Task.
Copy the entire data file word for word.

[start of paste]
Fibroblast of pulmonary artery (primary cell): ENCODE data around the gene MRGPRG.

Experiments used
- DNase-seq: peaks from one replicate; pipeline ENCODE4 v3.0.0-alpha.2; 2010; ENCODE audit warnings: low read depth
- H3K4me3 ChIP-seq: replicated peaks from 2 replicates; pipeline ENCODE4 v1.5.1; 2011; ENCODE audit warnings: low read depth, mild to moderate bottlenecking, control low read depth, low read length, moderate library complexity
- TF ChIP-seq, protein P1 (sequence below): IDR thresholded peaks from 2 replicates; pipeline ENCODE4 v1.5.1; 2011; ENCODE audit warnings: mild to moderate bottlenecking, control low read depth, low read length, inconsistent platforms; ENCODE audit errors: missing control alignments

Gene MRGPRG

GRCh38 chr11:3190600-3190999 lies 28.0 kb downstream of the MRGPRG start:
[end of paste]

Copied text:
Fibroblast of pulmonary artery (primary cell): ENCODE data around the gene MRGPRG.

Experiments used
- DNase-seq: peaks from one replicate; pipeline ENCODE4 v3.0.0-alpha.2; 2010; ENCODE audit warnings: low read depth
- H3K4me3 ChIP-seq: replicated peaks from 2 replicates; pipeline ENCODE4 v1.5.1; 2011; ENCODE audit warnings: low read depth, mild to moderate bottlenecking, control low read depth, low read length, moderate library complexity
- TF ChIP-seq, protein P1 (sequence below): IDR thresholded peaks from 2 replicates; pipeline ENCODE4 v1.5.1; 2011; ENCODE audit warnings: mild to moderate bottlenecking, control low read depth, low read length, inconsistent platforms; ENCODE audit errors: missing control alignments

Gene MRGPRG

GRCh38 chr11:3190600-3190999 lies 28.0 kb downstream of the MRGPRG start: